With help from US Air Force personnel, physicist Graham Steward monitors the sun’s activity on remote North West Cape, WA.

Story By Cormac Hanrahan

At the peak of its powers the sun never set on the British Empire, but today it is a more accurate, yet perhaps less celebrated fact to note that the sun never sets on US scientific installations, scattered as they are to far-flung corners of the globe, including outback Australia.
Jointly managed by the Federal Government and the US Air Force, the Learmonth Solar Observatory, 37 kilometres south of Exmouth, WA, is part of a network of five similar facilities around the world, which constantly monitor the sun’s every moment.
Outside, the sun arcs hot and high overhead as Graham Steward, acting principal physicist at Learmonth, props himself on the edge of a desk inside a small air-conditioned room crammed with bulky, humming, expensive-looking equipment, and puts things in perspective.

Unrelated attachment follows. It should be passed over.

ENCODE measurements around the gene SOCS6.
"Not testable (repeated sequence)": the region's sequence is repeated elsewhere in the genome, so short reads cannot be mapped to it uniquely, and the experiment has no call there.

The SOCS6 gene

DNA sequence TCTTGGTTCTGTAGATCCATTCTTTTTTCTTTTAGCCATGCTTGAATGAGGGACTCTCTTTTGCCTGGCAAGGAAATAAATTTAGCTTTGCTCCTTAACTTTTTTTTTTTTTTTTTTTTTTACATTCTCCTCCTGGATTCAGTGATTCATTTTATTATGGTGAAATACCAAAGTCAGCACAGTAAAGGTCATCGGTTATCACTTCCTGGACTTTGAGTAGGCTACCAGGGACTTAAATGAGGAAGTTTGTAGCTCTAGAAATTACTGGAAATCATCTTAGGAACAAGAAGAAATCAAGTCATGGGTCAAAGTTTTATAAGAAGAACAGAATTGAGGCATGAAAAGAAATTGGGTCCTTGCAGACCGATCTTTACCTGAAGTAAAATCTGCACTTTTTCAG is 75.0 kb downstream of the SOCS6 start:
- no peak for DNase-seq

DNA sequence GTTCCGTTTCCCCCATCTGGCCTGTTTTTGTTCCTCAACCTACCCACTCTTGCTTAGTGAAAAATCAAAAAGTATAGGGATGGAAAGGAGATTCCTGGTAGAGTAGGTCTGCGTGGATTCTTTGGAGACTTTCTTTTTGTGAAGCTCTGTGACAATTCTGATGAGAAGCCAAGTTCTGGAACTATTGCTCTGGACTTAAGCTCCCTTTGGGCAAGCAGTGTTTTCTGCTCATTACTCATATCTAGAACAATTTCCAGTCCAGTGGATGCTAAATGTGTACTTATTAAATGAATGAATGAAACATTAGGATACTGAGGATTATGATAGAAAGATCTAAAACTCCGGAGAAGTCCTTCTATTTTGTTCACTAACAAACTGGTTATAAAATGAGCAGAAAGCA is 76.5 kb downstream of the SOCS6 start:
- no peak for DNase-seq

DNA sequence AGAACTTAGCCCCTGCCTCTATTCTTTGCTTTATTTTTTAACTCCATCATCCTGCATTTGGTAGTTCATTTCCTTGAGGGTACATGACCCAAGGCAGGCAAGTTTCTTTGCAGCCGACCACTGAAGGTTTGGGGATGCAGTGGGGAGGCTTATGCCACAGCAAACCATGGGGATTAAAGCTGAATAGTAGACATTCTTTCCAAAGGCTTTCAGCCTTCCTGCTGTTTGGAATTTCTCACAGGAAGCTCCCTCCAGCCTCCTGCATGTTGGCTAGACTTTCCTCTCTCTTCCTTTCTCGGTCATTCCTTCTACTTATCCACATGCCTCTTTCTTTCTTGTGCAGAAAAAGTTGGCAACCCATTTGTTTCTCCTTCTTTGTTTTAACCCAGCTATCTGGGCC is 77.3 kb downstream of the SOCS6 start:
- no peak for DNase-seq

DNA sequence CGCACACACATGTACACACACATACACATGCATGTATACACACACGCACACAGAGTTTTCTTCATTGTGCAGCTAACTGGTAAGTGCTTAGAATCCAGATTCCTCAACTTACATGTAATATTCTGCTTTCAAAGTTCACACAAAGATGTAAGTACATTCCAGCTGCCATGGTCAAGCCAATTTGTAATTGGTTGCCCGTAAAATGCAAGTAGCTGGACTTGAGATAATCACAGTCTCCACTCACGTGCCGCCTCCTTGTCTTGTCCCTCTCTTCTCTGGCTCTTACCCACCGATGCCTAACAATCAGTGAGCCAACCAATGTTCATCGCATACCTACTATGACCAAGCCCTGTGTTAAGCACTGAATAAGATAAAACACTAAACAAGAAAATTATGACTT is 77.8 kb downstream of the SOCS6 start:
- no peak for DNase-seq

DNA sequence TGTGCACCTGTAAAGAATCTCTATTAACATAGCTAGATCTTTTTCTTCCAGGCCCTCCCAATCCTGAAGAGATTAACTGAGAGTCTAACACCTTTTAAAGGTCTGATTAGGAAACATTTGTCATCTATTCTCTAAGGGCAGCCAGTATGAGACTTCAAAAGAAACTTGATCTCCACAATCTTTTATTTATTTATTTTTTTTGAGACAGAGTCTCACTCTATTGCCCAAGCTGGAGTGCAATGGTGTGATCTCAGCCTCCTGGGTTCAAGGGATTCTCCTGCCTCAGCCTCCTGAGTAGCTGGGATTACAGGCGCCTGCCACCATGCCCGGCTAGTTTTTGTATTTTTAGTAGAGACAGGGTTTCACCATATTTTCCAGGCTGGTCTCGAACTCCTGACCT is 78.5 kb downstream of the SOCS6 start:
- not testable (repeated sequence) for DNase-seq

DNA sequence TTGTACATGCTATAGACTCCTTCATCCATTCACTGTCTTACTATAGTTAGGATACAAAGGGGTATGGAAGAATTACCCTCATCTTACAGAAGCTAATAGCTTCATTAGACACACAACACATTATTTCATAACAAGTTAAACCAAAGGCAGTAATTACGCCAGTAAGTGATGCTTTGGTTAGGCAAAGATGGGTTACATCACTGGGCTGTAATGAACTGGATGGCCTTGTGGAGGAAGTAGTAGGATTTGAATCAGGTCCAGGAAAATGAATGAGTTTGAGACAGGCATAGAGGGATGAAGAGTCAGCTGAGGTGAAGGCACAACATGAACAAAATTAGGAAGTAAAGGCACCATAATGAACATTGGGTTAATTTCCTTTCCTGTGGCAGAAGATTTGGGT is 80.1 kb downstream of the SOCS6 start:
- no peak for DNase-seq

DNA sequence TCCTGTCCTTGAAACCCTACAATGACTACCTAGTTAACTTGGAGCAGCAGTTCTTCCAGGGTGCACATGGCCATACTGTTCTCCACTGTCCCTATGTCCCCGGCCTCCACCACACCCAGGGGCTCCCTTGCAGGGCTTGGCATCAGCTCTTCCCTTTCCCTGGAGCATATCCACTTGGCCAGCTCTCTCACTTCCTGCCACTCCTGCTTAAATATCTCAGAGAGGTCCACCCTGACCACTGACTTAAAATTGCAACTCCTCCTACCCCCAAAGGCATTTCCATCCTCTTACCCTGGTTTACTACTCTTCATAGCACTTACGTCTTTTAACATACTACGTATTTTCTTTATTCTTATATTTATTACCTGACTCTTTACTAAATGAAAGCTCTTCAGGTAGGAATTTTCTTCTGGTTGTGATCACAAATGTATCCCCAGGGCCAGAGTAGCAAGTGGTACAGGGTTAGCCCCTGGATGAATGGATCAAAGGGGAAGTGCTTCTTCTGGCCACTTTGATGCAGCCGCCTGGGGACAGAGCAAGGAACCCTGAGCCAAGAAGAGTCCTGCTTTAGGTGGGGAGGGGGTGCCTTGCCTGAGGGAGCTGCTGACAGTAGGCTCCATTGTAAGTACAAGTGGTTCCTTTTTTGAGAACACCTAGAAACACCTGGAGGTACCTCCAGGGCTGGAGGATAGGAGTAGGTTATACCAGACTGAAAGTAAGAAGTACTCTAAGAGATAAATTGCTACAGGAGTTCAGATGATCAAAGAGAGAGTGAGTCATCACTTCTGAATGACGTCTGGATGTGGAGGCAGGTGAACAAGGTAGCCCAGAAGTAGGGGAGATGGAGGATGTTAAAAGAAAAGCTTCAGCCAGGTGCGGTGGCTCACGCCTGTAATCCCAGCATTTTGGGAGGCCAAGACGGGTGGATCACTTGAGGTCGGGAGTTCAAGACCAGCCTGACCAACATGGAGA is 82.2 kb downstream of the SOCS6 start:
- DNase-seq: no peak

“One hundred and nine earths fit across the diameter of the sun, it weighs about 330,000 earths with a volume of about 1.3 million earths. So when you get an explosion on the sun, the earth would be completely devoured if it were near, but luckily we’re about 150 million kilometres away,” he says.
The equivalent of terrestrial weathermen for space, staff at the observatory consist of government employees such as Graham and US Air Force personnel, who have short haircuts and camouflage uniforms. Together they monitor space weather and keep an eye out for sun spots and flares.
“A flare is basically a forced release of energy, an explosion on the sun, and if it’s really energetic it can eject a cloud of plasma, and if the earth happens to be in the path of that cloud it can cause a major storm with our magnetic field,” Graham says. The problem with magnetic storms is that they can play havoc with satellites, power grids, oil pipelines and high frequency (HF) communications of the type often relied upon in the bush.
“Before such facilities existed, organisations like the [Royal] Flying Doctor [Service], who use HF radio to communicate over long distances, relied on a frustrating process of trial and error across multiple channels until they got one that worked. Now they can use information from the forecast centres to choose the best frequency based on analysis of solar activity,” Graham says.

This story excerpt is from Issue #82

Outback Magazine: Apr/May 2012